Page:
We report on small-angle neutron scattering (SANS) investigations of separate phase domains in high fat (70%) oil-in-water emulsions emulsified with the combination of sodium caseinate (CAS) and phosphatidylcholine (PC). The emulsion as a whole was studied by contrast variation to identify scattering components dominated by individual emulsifiers. The emulsion was subsequently separated into the aqueous phase and the oil-rich droplet phase, which were characterized separately. Emulsions produced with 1.05% (w/w) CAS and PC fraction which varies between 1.75% (w/w) and 0.35% (w/w) provided droplets between 10 and 19 μm in surface weighted mean in 70% fish oil-in-water emulsions. At least two-third of the overall CAS is associated with the interface, while the rest remains with the aqueous phase. Six percent of PC formed a monolayer in the interface, while the rest of the PC remains in the droplet phase in the form of multilayers. When the separated components were resuspended, the resuspended emulsion showed similar characteristics compared to the original emulsion in terms of droplet size distribution and neutron scattering. Instead, CAS in the aqueous phase separated from the emulsion shows aggregation not present in the corresponding CAS-in-D2O system.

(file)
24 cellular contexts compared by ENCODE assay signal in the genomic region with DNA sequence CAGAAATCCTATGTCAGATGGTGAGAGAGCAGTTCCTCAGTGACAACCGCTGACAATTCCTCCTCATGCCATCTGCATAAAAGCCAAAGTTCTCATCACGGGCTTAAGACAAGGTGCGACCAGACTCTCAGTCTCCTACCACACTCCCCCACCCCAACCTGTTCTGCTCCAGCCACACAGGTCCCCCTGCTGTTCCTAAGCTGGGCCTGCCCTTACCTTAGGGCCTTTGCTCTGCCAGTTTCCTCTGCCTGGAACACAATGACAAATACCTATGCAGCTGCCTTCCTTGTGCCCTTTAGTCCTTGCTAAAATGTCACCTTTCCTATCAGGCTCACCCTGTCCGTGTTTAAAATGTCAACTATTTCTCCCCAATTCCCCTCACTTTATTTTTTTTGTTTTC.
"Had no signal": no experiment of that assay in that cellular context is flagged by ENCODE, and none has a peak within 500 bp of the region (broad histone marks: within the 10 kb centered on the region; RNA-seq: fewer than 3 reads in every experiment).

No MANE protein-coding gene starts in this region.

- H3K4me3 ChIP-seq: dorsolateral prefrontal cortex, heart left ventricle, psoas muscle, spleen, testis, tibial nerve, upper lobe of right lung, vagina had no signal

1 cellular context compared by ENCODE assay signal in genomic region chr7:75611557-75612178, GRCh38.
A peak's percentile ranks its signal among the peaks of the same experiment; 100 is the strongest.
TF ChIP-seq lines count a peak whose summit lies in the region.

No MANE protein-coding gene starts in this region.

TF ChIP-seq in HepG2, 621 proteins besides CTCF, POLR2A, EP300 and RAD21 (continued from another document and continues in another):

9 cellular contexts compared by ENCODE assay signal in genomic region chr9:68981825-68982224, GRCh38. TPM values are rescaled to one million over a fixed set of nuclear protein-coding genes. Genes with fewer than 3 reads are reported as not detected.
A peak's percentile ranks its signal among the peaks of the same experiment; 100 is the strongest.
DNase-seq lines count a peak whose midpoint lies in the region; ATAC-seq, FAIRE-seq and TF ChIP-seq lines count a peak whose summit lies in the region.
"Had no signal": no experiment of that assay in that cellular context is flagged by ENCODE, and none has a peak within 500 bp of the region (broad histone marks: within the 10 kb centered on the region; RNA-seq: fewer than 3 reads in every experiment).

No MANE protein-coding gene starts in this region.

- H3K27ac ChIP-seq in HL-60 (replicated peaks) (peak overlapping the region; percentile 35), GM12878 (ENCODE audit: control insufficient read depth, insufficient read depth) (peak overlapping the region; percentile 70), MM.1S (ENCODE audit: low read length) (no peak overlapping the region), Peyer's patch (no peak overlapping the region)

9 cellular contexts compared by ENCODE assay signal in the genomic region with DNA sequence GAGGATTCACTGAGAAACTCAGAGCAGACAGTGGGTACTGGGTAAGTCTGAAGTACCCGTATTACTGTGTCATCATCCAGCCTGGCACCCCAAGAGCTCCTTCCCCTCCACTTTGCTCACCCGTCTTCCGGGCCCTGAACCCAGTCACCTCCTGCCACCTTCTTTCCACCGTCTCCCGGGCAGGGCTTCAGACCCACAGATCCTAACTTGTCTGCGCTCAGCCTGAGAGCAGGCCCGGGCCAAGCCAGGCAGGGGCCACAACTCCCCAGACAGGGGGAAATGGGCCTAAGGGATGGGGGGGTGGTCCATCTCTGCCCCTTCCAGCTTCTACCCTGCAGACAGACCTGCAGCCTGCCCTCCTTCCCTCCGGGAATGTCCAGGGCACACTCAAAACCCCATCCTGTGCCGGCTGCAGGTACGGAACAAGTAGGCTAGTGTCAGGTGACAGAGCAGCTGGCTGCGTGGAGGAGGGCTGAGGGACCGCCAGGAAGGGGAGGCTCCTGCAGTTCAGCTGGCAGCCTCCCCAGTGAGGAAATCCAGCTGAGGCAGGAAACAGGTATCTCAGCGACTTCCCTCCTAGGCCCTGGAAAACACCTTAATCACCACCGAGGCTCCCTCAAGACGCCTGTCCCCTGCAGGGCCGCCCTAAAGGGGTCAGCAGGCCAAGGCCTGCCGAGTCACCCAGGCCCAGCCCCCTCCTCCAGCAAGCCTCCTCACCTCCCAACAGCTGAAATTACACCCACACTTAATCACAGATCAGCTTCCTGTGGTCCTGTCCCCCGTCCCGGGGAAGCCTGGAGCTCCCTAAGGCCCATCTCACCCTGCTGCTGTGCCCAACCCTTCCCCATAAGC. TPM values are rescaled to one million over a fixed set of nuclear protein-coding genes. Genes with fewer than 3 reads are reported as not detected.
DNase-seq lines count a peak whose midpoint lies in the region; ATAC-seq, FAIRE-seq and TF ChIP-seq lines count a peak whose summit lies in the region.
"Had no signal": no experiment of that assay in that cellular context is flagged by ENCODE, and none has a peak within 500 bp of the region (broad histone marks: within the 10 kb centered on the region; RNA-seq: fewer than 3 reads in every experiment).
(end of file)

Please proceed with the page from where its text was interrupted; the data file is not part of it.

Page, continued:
- Lipids scattering